Join a full hour’s live discussion focused on Building A Career as an Executive Coach with Ken Goldstein and John Vercelli. This is an opportunity for you to get to know the instructors and ask any questions you may have about the Co-Active Executive Coaching Program. This free informational teleclass will be on Friday May 3, 2013, from 10 to 11 am PST. Please reserve your seat.
By David Skibbins, CPCC, MCC, CTI Faculty member
Evelyn knew that she needed some new coaching clients. Three of her regular clients were talking about ending in the next few months. She had collected a list of folks who knew her, and who might be potential clients or referral sources. Now all she needed to do was to call them up and talk to them.
So far today, she had sorted the recycling, folded the laundry, mopped the kitchen floor and she was looking for some rags to wash those living room windows that were getting so dirty. She stopped her frantic activity, and remembered that she had set out this morning to make those calls. What happened? She had to do those calls. But she just couldn’t.
Welcome to the wonderful world of Call Reluctance. Evelyn would bulldoze a new driveway before she would go into her office and make those calls. Call Reluctance researchers George Dudley and Shannon Goodson report that “as many as 80% of all salespeople who fail within their first year do so because of insufficient prospecting activity.” Unfortunately that is true of new coaches who fail, also. And the biggest barrier to increasing their prospecting activity is that fear of picking up the phone to make the first call. Has this ever happened to you?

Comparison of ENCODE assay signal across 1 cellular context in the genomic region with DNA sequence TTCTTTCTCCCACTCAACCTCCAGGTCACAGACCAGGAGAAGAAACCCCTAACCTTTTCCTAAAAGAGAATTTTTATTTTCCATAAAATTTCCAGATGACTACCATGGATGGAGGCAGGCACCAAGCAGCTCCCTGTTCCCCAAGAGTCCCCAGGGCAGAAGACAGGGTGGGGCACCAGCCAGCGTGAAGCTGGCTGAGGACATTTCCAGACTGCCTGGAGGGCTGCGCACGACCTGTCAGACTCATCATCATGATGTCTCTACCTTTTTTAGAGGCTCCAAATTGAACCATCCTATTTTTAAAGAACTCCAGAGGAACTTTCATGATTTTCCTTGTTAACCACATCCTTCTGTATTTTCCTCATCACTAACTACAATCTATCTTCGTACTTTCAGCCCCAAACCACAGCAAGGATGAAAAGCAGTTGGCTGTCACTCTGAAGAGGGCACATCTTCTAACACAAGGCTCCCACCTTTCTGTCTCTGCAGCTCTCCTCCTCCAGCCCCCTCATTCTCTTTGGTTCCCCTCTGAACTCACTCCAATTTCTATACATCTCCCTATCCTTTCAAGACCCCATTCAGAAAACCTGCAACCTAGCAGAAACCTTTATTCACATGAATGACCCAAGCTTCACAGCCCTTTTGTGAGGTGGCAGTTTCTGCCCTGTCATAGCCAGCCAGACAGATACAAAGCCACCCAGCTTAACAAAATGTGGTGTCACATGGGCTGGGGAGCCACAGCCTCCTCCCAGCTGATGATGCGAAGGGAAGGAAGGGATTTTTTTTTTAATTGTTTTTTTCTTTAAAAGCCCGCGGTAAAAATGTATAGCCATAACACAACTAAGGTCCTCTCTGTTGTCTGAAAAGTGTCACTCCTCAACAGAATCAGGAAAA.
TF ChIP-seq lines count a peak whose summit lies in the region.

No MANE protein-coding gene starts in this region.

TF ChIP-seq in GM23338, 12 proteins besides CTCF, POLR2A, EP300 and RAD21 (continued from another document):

As soon as you sit down to make one of “those” prospecting calls your heart starts beating faster. Your palms start sweating. Your brain starts racing, “I can’t bother them right now. I don’t want to interrupt their busy day with this. They hate people trying to sell them things. Besides calling is tacky and it doesn’t work anyway. And anyway it’s too…early…late…(go ahead and pick one) to call.”
But you do call. As the phone rings you pray no one is there and you can just leave a message. Or better yet, you can just hang up right now, before the Caller ID records your number. But, darn it, the person answers. You stumble through your canned speech, and make some conversation which sounds stupid to you. The other person doesn’t sound very interested. You try to get off the call as fast as you politely can manage it. You hang up with a sigh, and reaffirm that calling doesn’t work, at least for you.
You are scared. That’s what we’re really talking about here. Under that fancy label of Call Reluctance is fear, plain and simple. Well, there is some good news about your fear, and some bad news.